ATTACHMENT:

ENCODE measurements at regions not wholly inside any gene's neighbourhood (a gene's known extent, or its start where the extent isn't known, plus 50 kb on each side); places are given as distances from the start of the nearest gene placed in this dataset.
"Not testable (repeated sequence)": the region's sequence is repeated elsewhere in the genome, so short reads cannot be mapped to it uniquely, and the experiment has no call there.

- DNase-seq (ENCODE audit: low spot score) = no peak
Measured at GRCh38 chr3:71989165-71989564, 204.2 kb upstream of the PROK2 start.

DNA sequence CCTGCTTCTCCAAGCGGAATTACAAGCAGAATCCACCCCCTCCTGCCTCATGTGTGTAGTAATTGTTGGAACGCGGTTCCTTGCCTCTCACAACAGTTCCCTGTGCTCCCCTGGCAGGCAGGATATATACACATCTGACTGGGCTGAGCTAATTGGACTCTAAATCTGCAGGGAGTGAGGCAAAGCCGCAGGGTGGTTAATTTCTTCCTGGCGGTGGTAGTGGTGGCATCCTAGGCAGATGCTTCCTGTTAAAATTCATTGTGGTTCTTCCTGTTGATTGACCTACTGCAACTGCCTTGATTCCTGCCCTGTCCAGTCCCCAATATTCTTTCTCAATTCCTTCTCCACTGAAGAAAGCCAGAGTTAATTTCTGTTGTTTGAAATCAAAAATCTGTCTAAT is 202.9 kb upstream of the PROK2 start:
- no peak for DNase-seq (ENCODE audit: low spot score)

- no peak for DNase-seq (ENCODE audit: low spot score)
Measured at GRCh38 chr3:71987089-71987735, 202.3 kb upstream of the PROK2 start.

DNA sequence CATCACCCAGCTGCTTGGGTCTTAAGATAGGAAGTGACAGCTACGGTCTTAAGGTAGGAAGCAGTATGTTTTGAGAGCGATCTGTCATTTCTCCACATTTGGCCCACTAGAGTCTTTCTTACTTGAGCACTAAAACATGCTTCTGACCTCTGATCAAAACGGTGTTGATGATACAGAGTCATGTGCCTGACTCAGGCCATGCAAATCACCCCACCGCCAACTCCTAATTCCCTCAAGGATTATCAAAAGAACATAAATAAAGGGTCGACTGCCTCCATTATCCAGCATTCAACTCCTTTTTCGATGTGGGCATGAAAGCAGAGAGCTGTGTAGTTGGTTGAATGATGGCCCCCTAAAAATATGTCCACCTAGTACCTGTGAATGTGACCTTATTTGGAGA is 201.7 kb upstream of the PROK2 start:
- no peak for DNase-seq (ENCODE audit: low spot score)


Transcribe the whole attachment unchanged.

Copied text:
ENCODE measurements at regions not wholly inside any gene's neighbourhood (a gene's known extent, or its start where the extent isn't known, plus 50 kb on each side); places are given as distances from the start of the nearest gene placed in this dataset.
"Not testable (repeated sequence)": the region's sequence is repeated elsewhere in the genome, so short reads cannot be mapped to it uniquely, and the experiment has no call there.

- DNase-seq (ENCODE audit: low spot score) = no peak
Measured at GRCh38 chr3:71989165-71989564, 204.2 kb upstream of the PROK2 start.

DNA sequence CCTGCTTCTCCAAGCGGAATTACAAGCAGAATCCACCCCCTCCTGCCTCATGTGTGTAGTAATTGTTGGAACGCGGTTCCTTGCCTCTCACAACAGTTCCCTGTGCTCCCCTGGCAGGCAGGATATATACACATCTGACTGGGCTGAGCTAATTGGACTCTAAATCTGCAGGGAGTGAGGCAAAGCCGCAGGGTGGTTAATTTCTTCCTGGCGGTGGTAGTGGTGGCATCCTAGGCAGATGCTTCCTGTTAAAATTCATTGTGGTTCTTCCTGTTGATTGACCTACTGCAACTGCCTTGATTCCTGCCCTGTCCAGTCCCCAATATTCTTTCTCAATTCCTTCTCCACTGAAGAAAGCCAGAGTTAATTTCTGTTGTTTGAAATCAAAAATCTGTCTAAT is 202.9 kb upstream of the PROK2 start:
- no peak for DNase-seq (ENCODE audit: low spot score)

- no peak for DNase-seq (ENCODE audit: low spot score)
Measured at GRCh38 chr3:71987089-71987735, 202.3 kb upstream of the PROK2 start.

DNA sequence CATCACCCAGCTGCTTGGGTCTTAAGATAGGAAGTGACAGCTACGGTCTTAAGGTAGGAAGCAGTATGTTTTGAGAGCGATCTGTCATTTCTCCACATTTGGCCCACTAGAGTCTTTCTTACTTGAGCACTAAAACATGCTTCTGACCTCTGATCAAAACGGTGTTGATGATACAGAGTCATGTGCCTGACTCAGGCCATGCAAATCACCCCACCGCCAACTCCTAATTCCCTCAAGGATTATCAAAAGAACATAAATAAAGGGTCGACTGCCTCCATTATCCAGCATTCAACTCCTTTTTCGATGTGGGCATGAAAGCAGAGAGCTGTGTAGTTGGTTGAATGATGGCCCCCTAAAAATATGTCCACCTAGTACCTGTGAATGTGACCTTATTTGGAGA is 201.7 kb upstream of the PROK2 start:
- no peak for DNase-seq (ENCODE audit: low spot score)